University refunds students as masters course falls short

University refunds students as masters course falls short
Rosemary Bennett, Education Editor | William Ing
December 11 2017, 12:01am,
The Times

A university has refunded tuition fees to all first-year students on one of its masters courses after it failed to deliver on its promise to prepare the next generation of writers to “survive and thrive” in the industry.

Central St Martins (CSM) in London paid £5,000 to each of its 23 first-year dramatic writing students, and partially refunded most second years after they took their case to college authorities.

CSM tried to settle the dispute in the 2016-17 academic year by offering to repay 30 per cent of the fees but in the end it agreed a full refund.

However, it required those taking the refund to sign a contract allowing CSM to take back the money if they made the agreement public.

“I acknowledge . . . that if I disclose the fact or terms of the settlement that I will be in breach of this settlement agreement and the university shall pursue me for breach of contract and recovery of all sums paid to me,” the contract said.

The group reimbursement is thought to be the first of its kind, but some students said that getting their fees back was not enough because they had spent many more thousands of pounds supporting themselves in London. “I feel like I wasted one year of my life, and am in £4,700 of debt for it,” one said.

Others complained of the attempt to gag them. “I think it’s Central Saint Martins being worried about their reputation as a leading arts college, but at the end of the day word spreads,” one said. “It would have been better for them to deliver a good course.”

Formal complaints by students, disclosed under a freedom of information request, reveal a litany of failures.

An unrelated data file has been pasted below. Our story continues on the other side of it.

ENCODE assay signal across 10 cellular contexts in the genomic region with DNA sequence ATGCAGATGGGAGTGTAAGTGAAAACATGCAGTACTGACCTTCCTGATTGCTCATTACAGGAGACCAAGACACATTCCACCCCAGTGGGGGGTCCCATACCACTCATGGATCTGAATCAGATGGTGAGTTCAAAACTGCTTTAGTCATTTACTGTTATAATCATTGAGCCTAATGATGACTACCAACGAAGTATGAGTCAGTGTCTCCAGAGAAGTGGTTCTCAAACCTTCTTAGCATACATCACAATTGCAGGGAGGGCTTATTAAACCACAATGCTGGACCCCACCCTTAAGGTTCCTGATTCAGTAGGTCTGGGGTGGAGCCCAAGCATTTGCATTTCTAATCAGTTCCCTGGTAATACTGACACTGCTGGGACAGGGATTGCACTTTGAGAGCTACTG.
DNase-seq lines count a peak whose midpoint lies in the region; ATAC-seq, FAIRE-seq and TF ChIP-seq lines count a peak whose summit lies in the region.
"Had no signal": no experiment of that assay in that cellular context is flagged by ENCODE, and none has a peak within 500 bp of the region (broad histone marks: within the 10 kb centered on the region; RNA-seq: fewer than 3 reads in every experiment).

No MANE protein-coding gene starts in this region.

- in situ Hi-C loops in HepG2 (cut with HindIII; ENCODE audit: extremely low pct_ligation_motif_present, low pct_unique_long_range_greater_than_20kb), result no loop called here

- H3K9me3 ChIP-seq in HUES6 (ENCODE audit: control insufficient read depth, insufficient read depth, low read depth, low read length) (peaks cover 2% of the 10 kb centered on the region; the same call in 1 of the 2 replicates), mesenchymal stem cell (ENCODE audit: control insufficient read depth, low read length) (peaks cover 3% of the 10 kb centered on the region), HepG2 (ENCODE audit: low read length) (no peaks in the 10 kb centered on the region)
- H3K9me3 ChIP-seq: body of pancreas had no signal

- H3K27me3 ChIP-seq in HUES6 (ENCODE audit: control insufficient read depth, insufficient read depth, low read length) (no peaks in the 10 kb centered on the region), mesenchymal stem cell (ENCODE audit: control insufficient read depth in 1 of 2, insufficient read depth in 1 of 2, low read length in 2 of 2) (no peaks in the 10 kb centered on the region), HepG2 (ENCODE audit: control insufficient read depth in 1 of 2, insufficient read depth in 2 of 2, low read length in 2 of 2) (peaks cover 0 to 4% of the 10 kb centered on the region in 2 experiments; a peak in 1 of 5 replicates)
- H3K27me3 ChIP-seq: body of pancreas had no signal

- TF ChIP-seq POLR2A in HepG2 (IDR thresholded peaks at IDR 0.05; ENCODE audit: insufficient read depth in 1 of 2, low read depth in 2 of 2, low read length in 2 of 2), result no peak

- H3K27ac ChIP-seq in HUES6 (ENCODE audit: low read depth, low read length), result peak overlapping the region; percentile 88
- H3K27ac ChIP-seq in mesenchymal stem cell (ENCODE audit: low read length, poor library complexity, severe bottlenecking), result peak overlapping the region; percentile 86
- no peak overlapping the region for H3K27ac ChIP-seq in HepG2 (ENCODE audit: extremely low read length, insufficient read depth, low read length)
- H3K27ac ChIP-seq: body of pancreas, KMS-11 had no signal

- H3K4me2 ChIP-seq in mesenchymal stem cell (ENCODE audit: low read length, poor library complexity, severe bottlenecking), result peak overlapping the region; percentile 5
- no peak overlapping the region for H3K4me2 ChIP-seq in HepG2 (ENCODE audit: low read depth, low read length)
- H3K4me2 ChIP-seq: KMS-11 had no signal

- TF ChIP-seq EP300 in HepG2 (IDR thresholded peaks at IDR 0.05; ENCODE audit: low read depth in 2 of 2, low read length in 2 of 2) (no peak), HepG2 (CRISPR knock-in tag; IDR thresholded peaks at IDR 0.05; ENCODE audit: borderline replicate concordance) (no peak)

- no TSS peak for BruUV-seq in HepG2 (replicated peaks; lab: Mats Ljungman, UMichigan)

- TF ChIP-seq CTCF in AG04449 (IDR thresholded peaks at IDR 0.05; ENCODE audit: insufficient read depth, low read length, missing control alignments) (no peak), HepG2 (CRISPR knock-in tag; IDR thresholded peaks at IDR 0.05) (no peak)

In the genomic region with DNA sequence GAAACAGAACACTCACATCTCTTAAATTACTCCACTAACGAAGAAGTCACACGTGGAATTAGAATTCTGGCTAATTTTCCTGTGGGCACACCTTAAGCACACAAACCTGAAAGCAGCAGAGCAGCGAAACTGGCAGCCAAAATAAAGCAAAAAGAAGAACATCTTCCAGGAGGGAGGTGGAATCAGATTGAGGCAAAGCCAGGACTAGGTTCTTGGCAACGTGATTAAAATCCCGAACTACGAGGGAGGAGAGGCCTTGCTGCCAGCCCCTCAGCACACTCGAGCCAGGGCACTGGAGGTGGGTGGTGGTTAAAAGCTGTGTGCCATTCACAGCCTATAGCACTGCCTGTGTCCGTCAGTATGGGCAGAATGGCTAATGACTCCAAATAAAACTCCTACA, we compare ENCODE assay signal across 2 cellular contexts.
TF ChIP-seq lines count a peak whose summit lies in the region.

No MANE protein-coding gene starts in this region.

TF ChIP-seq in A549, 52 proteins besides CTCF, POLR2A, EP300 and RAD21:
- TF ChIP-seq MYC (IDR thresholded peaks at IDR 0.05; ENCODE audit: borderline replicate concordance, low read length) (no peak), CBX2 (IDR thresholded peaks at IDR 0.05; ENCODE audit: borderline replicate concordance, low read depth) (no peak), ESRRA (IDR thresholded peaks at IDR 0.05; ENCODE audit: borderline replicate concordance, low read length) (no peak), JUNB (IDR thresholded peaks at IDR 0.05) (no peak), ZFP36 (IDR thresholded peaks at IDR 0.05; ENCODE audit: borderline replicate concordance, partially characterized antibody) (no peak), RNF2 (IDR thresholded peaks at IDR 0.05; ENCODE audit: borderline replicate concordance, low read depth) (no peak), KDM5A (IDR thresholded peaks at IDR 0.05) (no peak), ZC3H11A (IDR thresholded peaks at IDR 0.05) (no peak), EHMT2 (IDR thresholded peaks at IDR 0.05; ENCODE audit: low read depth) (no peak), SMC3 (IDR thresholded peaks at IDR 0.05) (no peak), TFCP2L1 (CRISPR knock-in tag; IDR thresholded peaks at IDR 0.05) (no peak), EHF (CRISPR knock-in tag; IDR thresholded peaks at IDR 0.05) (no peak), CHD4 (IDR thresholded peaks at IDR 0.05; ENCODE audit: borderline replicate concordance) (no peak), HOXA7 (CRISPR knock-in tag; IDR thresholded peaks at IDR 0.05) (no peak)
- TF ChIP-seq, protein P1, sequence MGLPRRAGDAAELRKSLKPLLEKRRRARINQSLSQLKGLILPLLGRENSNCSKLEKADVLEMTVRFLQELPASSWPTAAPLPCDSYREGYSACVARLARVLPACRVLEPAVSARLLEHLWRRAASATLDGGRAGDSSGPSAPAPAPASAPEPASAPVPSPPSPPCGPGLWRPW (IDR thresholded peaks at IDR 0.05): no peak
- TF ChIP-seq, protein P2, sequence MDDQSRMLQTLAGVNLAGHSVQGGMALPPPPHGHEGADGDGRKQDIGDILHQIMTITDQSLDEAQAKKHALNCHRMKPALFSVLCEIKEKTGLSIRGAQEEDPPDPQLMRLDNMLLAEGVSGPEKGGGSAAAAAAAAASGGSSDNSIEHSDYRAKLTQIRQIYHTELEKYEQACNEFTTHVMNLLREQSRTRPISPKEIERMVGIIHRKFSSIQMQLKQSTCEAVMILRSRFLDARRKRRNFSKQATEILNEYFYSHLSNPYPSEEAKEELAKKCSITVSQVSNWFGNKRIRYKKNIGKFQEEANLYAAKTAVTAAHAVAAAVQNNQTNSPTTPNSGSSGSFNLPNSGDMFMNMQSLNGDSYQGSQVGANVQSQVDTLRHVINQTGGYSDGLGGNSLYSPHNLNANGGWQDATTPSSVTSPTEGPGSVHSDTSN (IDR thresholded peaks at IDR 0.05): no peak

Students had been told that “industry masters” would work with them, but many simply never showed up. Classes were often cancelled, sometimes with less than an hour’s notice. Students said that there was a lack of feedback, emails were not answered and work that was submitted went unacknowledged. The university admitted that last year’s course had fallen below its usual standards.

“We therefore reimbursed students on the course up to the full amount of their fee,” it said. “The matter was resolved to the satisfaction of all parties.

“We have made major improvements to how we run MA dramatic writing. We have recruited new staff, increased input from industry professionals and provided extracurricular opportunities for collaboration. We have every confidence in the changes and improvements that have been introduced for the new academic cycle in 2017-18.”

Nick Hillman, director of the Higher Education Policy Institute think tank, said: “We will see more of this. In the old days, when students were not directly paying fees themselves, it wasn’t clear who would be refunded, but now it is . . . Students usually get only one shot at a degree or a master’s, so it is right they get what they are promised.”

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